Retreating Glacier in Antarctica Could Double Global Sea-Level Rise by 2100

A new Southern Ocean protected area could help marine life weather the impacts of climate change

Retreating Glacier in Antarctica Could Double Global Sea-Level Rise by 2100
Antarctica
New research shows accelerated melting of the Thwaites glacier in West Antarctica, which could have global consequences by the end of this century.
National Science Foundation

Recent scientific models showing that the hastened melting of Antarctica’s Thwaites glacier could cause catastrophic sea-level rise in this century prompted the United States’ National Science Foundation and the United Kingdom’s Natural Environment Research Council to launch a major collaborative effort to study the glacier and its resiliency to climate change. The predicted impacts could have major consequences for marine life in the Southern Ocean, and for ecosystems and people far beyond there: Thwaites already accounts for around 4 percent of global sea-level rise, and satellite measurements show that its rate of ice loss has doubled since the 1990s.

Many studies show that the Antarctic and Southern Ocean ecosystems are already experiencing the effects of climate change. This U.S.-U.K. research will gather large volumes of data on Thwaites’ rate of retreat and changes in the surrounding ecosystems in an attempt to determine precisely how much the glacier will contribute to sea-level rise in this century.

One way to help ecosystems build resilience to these impacts and safeguard carbon stores is to establish a network of marine protected areas (MPAs) around Antarctica. Marine reserves can also serve as critical reference areas where scientists can observe how ecosystems are responding to climate change without factors—such as commercial fishing—that might skew the data. A network of Antarctic MPAs also would preserve connectivity among the unique ecosystems of the Southern Ocean, giving marine life contiguous areas for migration, breeding, and foraging, and significantly contributing to global ocean protection targets.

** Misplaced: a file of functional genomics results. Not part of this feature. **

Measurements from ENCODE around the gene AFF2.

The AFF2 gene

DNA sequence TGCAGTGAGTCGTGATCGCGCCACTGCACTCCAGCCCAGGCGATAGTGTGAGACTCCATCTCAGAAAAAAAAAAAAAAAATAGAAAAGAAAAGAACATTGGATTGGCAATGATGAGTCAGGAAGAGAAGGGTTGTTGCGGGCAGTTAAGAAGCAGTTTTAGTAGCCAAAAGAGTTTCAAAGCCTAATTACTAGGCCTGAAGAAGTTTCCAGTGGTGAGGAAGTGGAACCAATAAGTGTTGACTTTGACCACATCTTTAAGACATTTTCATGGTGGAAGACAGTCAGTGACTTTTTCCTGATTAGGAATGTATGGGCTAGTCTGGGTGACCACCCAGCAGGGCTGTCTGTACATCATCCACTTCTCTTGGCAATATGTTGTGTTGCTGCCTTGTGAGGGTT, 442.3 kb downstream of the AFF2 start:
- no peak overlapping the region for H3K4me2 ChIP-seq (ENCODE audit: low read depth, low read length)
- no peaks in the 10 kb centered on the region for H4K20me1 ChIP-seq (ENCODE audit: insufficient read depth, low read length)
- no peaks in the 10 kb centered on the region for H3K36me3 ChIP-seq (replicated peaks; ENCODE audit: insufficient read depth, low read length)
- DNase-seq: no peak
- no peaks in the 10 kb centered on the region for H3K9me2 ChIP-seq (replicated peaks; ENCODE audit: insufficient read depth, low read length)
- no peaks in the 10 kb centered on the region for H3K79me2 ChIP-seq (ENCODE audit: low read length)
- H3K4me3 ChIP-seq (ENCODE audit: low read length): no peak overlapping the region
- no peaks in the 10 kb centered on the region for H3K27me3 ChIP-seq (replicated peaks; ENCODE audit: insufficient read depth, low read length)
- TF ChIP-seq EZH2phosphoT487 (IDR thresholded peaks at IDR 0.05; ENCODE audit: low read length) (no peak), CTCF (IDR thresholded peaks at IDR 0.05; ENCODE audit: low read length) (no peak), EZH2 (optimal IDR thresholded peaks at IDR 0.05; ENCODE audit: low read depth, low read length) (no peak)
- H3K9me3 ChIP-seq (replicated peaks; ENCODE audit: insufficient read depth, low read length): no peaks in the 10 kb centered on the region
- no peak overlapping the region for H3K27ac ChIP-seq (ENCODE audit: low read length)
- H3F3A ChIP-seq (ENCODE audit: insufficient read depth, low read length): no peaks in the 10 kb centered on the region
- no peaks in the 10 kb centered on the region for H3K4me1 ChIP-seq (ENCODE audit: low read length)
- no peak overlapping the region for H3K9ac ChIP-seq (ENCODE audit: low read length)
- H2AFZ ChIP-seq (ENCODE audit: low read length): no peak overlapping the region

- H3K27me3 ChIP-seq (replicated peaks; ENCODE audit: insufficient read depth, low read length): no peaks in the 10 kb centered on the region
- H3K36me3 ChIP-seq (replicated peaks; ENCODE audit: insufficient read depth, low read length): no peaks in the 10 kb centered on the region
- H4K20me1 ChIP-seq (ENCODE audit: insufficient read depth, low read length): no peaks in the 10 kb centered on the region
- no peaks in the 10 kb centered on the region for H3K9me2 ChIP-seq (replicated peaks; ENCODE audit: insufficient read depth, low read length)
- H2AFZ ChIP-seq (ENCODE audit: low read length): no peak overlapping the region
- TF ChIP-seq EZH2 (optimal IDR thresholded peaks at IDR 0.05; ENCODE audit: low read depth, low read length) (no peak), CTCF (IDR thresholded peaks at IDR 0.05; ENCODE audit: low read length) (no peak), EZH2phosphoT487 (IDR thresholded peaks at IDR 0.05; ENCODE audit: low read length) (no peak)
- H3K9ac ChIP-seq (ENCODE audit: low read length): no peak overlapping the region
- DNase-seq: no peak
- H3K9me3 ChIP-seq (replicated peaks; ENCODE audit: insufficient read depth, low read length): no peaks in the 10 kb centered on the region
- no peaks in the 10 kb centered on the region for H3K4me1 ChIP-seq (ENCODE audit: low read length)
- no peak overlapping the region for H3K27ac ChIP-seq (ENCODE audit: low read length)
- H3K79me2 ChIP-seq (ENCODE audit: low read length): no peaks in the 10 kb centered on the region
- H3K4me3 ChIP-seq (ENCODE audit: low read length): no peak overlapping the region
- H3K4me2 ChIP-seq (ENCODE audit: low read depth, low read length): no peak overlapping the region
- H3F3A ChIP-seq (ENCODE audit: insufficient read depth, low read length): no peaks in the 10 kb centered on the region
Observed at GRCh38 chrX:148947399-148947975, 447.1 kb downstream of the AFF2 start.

Antarctica
Marine protections in Western Antarctica could help mitigate the effects of climate change for wildlife in the region, including minke whales.
Michael Nolan

In 2011, the 25 member governments that make up the Commission for the Conservation of Antarctic Marine Living Resources (CCAMLR), which is tasked with protecting the Southern Ocean’s biodiversity, pledged to create this MPA network. Those governments took a huge first step in October 2016 by establishing the Ross Sea region MPA, the largest protected area on Earth and the first large-scale reserve on the high seas.

Prudent next steps toward the network’s completion would be for CCAMLR to designate MPAs in the waters off East Antarctica, a proposal that has been discussed since 2011, and in the Weddell Sea and the Antarctic Peninsula. But CCAMLR members should also keep in mind the threat that the melting of the Thwaites glacier poses to the western side of the continent. There is no proposal for an MPA in the Amundsen-Bellingshausen region, where the glacier is located, even though it is one of the nine regions where CCAMLR committed to develop protections. Such safeguards in Western Antarctica could help mitigate the effects of climate change on the region.

By building a network of marine reserves in Antarctica, CCAMLR member governments can show that they are heeding scientific evidence and acting to protect one of Earth’s last remaining wild places, in an effort to benefit ocean life in the region in the face of a quickly receding Thwaites glacier.

Andrea Kavanagh directs The Pew Charitable Trusts’ Protecting Antarctica’s Southern Ocean campaign.

Marine protected areas in the Southern Ocean
Marine protected areas in the Southern Ocean
Fact Sheet

A Network of Marine Protected Areas in the Southern Ocean

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Fact Sheet

A Network of Marine Protected Areas in the Southern Ocean

The Southern Ocean, surrounding Antarctica, is one of the least altered marine ecosystems on Earth. Scientists believe this ecosystem is changing due to the impact of climate change and temperatures that are warming faster than nearly anywhere else on Earth.

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